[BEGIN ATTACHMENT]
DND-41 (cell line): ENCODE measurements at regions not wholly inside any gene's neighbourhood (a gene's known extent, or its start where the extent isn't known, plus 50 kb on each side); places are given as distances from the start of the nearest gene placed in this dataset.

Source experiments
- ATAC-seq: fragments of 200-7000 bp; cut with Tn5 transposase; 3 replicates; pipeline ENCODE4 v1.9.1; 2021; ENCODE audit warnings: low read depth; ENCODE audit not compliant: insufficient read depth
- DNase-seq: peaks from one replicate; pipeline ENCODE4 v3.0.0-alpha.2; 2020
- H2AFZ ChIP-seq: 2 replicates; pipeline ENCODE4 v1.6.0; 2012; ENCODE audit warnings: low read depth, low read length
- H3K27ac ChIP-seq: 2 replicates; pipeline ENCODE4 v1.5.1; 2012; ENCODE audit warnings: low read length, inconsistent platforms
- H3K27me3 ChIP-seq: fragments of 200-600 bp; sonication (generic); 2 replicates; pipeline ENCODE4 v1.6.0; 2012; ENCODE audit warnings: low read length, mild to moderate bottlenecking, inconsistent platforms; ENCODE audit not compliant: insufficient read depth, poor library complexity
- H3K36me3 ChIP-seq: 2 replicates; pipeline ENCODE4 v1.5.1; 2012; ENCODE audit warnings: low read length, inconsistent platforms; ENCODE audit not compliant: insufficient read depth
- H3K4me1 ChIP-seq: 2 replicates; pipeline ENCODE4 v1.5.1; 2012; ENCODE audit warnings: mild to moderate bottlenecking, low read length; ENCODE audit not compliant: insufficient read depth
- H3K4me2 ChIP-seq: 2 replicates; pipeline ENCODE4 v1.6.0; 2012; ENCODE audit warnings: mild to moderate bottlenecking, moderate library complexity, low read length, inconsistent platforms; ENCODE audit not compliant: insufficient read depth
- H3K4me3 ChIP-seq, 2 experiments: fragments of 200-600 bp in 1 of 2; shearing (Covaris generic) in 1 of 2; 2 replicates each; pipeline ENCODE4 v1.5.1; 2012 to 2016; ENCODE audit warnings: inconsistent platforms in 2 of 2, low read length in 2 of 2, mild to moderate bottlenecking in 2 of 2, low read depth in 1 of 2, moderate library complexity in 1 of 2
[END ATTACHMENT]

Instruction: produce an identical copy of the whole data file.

DND-41 (cell line): ENCODE measurements at regions not wholly inside any gene's neighbourhood (a gene's known extent, or its start where the extent isn't known, plus 50 kb on each side); places are given as distances from the start of the nearest gene placed in this dataset.

Source experiments
- ATAC-seq: fragments of 200-7000 bp; cut with Tn5 transposase; 3 replicates; pipeline ENCODE4 v1.9.1; 2021; ENCODE audit warnings: low read depth; ENCODE audit not compliant: insufficient read depth
- DNase-seq: peaks from one replicate; pipeline ENCODE4 v3.0.0-alpha.2; 2020
- H2AFZ ChIP-seq: 2 replicates; pipeline ENCODE4 v1.6.0; 2012; ENCODE audit warnings: low read depth, low read length
- H3K27ac ChIP-seq: 2 replicates; pipeline ENCODE4 v1.5.1; 2012; ENCODE audit warnings: low read length, inconsistent platforms
- H3K27me3 ChIP-seq: fragments of 200-600 bp; sonication (generic); 2 replicates; pipeline ENCODE4 v1.6.0; 2012; ENCODE audit warnings: low read length, mild to moderate bottlenecking, inconsistent platforms; ENCODE audit not compliant: insufficient read depth, poor library complexity
- H3K36me3 ChIP-seq: 2 replicates; pipeline ENCODE4 v1.5.1; 2012; ENCODE audit warnings: low read length, inconsistent platforms; ENCODE audit not compliant: insufficient read depth
- H3K4me1 ChIP-seq: 2 replicates; pipeline ENCODE4 v1.5.1; 2012; ENCODE audit warnings: mild to moderate bottlenecking, low read length; ENCODE audit not compliant: insufficient read depth
- H3K4me2 ChIP-seq: 2 replicates; pipeline ENCODE4 v1.6.0; 2012; ENCODE audit warnings: mild to moderate bottlenecking, moderate library complexity, low read length, inconsistent platforms; ENCODE audit not compliant: insufficient read depth
- H3K4me3 ChIP-seq, 2 experiments: fragments of 200-600 bp in 1 of 2; shearing (Covaris generic) in 1 of 2; 2 replicates each; pipeline ENCODE4 v1.5.1; 2012 to 2016; ENCODE audit warnings: inconsistent platforms in 2 of 2, low read length in 2 of 2, mild to moderate bottlenecking in 2 of 2, low read depth in 1 of 2, moderate library complexity in 1 of 2